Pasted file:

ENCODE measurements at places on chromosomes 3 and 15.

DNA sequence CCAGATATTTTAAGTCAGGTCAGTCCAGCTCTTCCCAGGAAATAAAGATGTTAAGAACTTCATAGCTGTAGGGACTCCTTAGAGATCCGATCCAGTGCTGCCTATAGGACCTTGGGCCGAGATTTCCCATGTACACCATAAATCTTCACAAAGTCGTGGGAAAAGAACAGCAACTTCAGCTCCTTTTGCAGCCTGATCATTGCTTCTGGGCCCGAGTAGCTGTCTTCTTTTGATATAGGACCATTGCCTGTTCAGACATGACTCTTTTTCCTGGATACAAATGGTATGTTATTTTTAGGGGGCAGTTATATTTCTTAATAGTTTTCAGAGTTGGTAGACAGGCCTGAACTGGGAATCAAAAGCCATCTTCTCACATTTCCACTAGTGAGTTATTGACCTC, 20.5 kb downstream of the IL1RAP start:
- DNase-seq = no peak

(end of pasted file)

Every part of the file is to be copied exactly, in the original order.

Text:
ENCODE measurements at places on chromosomes 3 and 15.

DNA sequence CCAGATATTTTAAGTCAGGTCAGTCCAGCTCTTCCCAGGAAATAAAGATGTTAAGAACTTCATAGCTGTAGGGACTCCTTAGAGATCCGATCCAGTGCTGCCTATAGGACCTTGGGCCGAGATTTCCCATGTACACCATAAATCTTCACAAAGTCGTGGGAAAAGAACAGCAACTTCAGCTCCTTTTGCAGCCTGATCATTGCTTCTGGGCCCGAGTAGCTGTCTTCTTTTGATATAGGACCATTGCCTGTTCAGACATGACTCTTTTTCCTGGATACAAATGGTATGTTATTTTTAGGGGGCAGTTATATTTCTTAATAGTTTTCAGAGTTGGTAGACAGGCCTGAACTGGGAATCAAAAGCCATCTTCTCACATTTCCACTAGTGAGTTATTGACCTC, 20.5 kb downstream of the IL1RAP start:
- DNase-seq = no peak